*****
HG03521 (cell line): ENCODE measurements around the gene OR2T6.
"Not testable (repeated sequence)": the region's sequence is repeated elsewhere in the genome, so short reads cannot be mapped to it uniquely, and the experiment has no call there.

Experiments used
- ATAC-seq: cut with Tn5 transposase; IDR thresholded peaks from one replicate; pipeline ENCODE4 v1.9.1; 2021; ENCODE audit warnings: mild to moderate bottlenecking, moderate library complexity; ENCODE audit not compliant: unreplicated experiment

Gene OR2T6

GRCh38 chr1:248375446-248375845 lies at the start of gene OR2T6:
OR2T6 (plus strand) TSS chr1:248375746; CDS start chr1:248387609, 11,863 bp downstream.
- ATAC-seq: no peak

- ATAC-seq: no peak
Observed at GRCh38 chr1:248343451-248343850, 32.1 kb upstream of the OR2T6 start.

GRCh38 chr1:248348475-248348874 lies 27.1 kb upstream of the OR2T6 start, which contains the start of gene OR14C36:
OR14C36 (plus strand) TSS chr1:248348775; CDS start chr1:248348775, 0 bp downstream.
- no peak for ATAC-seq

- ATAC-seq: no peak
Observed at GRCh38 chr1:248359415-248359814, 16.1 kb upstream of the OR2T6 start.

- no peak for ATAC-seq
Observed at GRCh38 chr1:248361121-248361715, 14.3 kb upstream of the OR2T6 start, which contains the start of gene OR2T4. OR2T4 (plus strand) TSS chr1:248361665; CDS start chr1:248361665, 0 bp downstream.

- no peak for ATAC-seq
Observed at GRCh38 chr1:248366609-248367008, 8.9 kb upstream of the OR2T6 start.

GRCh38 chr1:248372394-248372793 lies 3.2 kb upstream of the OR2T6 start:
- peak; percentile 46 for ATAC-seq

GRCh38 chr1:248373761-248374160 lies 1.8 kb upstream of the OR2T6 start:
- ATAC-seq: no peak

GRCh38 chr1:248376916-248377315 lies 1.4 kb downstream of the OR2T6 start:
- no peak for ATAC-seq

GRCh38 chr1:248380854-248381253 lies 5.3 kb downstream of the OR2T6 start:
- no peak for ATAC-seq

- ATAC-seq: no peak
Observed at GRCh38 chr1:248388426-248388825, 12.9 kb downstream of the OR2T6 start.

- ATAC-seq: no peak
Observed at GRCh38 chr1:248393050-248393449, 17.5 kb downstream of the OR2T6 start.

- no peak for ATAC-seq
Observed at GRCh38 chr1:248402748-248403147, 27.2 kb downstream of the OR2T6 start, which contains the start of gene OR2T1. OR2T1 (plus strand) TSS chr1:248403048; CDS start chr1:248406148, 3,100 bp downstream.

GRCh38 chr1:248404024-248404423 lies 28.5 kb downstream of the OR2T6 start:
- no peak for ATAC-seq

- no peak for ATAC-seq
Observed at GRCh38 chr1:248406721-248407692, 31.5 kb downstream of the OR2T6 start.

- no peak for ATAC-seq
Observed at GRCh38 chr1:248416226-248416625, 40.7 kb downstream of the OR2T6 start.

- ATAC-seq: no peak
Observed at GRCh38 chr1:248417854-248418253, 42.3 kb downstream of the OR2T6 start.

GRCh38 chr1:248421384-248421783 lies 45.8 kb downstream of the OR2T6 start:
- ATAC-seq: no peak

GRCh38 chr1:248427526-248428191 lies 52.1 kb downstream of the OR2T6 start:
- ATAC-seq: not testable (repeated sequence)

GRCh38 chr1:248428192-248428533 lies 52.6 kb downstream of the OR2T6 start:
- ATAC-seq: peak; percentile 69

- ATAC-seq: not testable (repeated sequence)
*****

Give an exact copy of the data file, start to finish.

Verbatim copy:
HG03521 (cell line): ENCODE measurements around the gene OR2T6.
"Not testable (repeated sequence)": the region's sequence is repeated elsewhere in the genome, so short reads cannot be mapped to it uniquely, and the experiment has no call there.

Experiments used
- ATAC-seq: cut with Tn5 transposase; IDR thresholded peaks from one replicate; pipeline ENCODE4 v1.9.1; 2021; ENCODE audit warnings: mild to moderate bottlenecking, moderate library complexity; ENCODE audit not compliant: unreplicated experiment

Gene OR2T6

GRCh38 chr1:248375446-248375845 lies at the start of gene OR2T6:
OR2T6 (plus strand) TSS chr1:248375746; CDS start chr1:248387609, 11,863 bp downstream.
- ATAC-seq: no peak

- ATAC-seq: no peak
Observed at GRCh38 chr1:248343451-248343850, 32.1 kb upstream of the OR2T6 start.

GRCh38 chr1:248348475-248348874 lies 27.1 kb upstream of the OR2T6 start, which contains the start of gene OR14C36:
OR14C36 (plus strand) TSS chr1:248348775; CDS start chr1:248348775, 0 bp downstream.
- no peak for ATAC-seq

- ATAC-seq: no peak
Observed at GRCh38 chr1:248359415-248359814, 16.1 kb upstream of the OR2T6 start.

- no peak for ATAC-seq
Observed at GRCh38 chr1:248361121-248361715, 14.3 kb upstream of the OR2T6 start, which contains the start of gene OR2T4. OR2T4 (plus strand) TSS chr1:248361665; CDS start chr1:248361665, 0 bp downstream.

- no peak for ATAC-seq
Observed at GRCh38 chr1:248366609-248367008, 8.9 kb upstream of the OR2T6 start.

GRCh38 chr1:248372394-248372793 lies 3.2 kb upstream of the OR2T6 start:
- peak; percentile 46 for ATAC-seq

GRCh38 chr1:248373761-248374160 lies 1.8 kb upstream of the OR2T6 start:
- ATAC-seq: no peak

GRCh38 chr1:248376916-248377315 lies 1.4 kb downstream of the OR2T6 start:
- no peak for ATAC-seq

GRCh38 chr1:248380854-248381253 lies 5.3 kb downstream of the OR2T6 start:
- no peak for ATAC-seq

- ATAC-seq: no peak
Observed at GRCh38 chr1:248388426-248388825, 12.9 kb downstream of the OR2T6 start.

- ATAC-seq: no peak
Observed at GRCh38 chr1:248393050-248393449, 17.5 kb downstream of the OR2T6 start.

- no peak for ATAC-seq
Observed at GRCh38 chr1:248402748-248403147, 27.2 kb downstream of the OR2T6 start, which contains the start of gene OR2T1. OR2T1 (plus strand) TSS chr1:248403048; CDS start chr1:248406148, 3,100 bp downstream.

GRCh38 chr1:248404024-248404423 lies 28.5 kb downstream of the OR2T6 start:
- no peak for ATAC-seq

- no peak for ATAC-seq
Observed at GRCh38 chr1:248406721-248407692, 31.5 kb downstream of the OR2T6 start.

- no peak for ATAC-seq
Observed at GRCh38 chr1:248416226-248416625, 40.7 kb downstream of the OR2T6 start.

- ATAC-seq: no peak
Observed at GRCh38 chr1:248417854-248418253, 42.3 kb downstream of the OR2T6 start.

GRCh38 chr1:248421384-248421783 lies 45.8 kb downstream of the OR2T6 start:
- ATAC-seq: no peak

GRCh38 chr1:248427526-248428191 lies 52.1 kb downstream of the OR2T6 start:
- ATAC-seq: not testable (repeated sequence)

GRCh38 chr1:248428192-248428533 lies 52.6 kb downstream of the OR2T6 start:
- ATAC-seq: peak; percentile 69

- ATAC-seq: not testable (repeated sequence)